First national detailed SEA regulation

Decree no 2001-235, which lays down the EIA procedures, stipulates that plans and programmes are subject to the EIA procedure. They, however, give no further specifications for strategic environemtal assessment.

Approving authority of first detailed SEA regulation

The decree was approved by the president of Benin and several ministers.

Recent updates and additions to the SEA legislation

No update.

Current enabling legislation for SEA

Environmental law no. 98-030.

Current national detailed regulation for SEA

No detailed regulation for SEA available.

Sector specific procedures/regulations

No information.

Guidelines

Methodological guide for SEA (2006).

Objective SEA

The guidelines for SEA mention general objectives on the one hand, and specific objectives on the other hand.

Three general objectives that are linked to the SEA are:

  • to better perceive and consider the advantages or constraints of a design and implementation of a policy, plan or program with respect to the environment;
  • to define the limits and capabilities for cumulative effects;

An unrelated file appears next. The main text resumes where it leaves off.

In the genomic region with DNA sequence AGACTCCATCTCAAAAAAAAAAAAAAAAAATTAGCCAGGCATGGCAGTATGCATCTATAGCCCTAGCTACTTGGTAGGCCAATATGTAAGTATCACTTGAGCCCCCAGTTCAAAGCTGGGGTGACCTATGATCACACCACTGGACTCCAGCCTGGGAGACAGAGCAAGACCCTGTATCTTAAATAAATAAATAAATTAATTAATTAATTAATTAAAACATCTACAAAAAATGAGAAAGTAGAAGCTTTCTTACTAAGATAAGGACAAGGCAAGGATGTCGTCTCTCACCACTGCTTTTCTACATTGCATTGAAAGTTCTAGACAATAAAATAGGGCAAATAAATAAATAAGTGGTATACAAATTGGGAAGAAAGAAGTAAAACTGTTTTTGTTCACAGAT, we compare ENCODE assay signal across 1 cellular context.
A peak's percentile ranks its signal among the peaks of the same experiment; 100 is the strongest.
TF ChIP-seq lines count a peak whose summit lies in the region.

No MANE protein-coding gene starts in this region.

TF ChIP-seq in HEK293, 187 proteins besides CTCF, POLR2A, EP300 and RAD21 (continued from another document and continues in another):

• to ensure an effective framework for the EIA of projects and activities arising from policies, plans or programmes. It provides a better understanding regarding the major environmental issues and helps to reduce the time, effort and cost limits for EIA  of projects and activities.

The specific objectives of SEA are:

  • to plan a manner which is consistent with the principles of sustainable development;
  • to take into account global, cumulative or synergistic impacts and impacts of large scope;
  • to streamline the assessment process at the project level;
  • to reduce the time and costs associated with EIA's;
  • to take into account cumulative effects.

Finally the guidelines mention that SEA aims to ensure that account is taken of the environment early in the decision-making process and that it gives equal importance to the economic and social considerations. SEA is an important tool that provides decision makers with the information necessary to make informed decisions towards sustainable development.

Scope of SEA application

The guide mentions that SEA is for policy, plans and programmes. It further distinguishes three types of SEA:

  • Strategic Environmental Assessment - Sector (SEA-S): These SEA's concern only one sector.
  • Strategic Environmental Assessment - Regional (SEA-R): An SEA R is focused on a geographical or thematic region.
  • Strategic Environmental Assessment - Departmental / Communale (SEA-D / EES-C): These SEA focus on a specific administrative unit.

SEA approach